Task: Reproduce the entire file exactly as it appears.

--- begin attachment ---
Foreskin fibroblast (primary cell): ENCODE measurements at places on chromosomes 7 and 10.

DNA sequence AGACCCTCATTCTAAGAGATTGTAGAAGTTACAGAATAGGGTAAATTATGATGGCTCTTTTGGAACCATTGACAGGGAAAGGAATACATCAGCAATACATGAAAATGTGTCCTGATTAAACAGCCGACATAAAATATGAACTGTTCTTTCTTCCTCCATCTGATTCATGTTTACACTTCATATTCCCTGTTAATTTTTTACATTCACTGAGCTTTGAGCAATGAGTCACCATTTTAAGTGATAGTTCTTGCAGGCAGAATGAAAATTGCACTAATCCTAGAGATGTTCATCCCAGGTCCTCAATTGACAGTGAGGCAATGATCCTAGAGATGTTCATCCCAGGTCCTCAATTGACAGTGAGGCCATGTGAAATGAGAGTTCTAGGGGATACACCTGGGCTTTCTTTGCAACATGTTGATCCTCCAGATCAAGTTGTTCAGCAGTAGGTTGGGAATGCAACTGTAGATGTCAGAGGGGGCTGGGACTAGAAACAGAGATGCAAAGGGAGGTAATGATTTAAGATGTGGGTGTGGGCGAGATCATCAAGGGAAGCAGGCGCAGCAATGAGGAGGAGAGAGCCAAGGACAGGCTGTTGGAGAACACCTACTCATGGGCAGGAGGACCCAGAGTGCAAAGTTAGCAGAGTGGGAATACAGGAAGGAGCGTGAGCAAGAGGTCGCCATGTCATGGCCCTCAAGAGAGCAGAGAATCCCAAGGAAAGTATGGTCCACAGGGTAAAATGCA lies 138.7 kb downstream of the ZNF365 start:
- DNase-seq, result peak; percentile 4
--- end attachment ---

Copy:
Foreskin fibroblast (primary cell): ENCODE measurements at places on chromosomes 7 and 10.

DNA sequence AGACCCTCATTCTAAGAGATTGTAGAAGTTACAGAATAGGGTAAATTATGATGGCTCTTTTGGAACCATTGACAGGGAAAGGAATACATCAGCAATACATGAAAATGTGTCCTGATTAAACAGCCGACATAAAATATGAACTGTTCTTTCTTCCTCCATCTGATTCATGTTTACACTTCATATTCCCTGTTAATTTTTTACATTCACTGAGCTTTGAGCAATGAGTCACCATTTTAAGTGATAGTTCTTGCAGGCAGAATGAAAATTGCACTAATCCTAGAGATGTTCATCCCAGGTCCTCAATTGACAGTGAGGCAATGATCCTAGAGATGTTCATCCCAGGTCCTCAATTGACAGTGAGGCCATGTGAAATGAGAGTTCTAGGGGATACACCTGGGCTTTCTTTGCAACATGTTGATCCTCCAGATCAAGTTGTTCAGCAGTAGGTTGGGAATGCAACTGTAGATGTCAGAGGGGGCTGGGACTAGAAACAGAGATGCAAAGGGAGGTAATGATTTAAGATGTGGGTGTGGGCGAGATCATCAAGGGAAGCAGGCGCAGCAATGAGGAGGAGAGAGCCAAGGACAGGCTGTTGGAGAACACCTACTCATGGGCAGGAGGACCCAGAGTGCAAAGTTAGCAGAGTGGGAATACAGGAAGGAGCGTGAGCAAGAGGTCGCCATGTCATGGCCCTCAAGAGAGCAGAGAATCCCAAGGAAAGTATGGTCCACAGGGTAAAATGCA lies 138.7 kb downstream of the ZNF365 start:
- DNase-seq, result peak; percentile 4